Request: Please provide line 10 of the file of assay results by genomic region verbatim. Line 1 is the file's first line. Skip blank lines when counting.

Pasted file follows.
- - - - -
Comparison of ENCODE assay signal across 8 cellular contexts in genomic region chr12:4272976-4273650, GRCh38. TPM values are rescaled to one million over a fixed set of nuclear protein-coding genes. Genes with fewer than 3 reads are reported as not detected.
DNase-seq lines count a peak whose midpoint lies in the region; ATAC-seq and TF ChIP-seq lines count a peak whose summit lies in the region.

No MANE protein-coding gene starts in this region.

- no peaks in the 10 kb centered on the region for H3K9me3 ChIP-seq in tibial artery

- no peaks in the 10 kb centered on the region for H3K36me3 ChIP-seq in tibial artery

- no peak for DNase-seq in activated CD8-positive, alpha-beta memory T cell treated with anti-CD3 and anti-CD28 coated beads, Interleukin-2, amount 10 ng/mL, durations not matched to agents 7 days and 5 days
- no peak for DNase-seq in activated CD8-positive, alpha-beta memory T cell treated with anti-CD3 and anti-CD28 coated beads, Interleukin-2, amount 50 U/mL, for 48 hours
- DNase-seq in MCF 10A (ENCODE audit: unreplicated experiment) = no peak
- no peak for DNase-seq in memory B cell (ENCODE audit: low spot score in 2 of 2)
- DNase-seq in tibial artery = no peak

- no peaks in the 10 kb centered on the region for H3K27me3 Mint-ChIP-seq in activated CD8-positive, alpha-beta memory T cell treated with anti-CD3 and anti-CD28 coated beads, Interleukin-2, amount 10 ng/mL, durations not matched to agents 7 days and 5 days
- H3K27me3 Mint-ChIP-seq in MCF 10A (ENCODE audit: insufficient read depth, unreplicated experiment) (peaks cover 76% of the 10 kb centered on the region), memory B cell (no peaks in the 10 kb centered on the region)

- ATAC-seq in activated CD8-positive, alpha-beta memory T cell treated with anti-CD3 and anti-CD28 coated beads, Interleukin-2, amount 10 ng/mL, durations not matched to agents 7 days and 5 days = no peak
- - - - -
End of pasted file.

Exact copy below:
- DNase-seq in tibial artery = no peak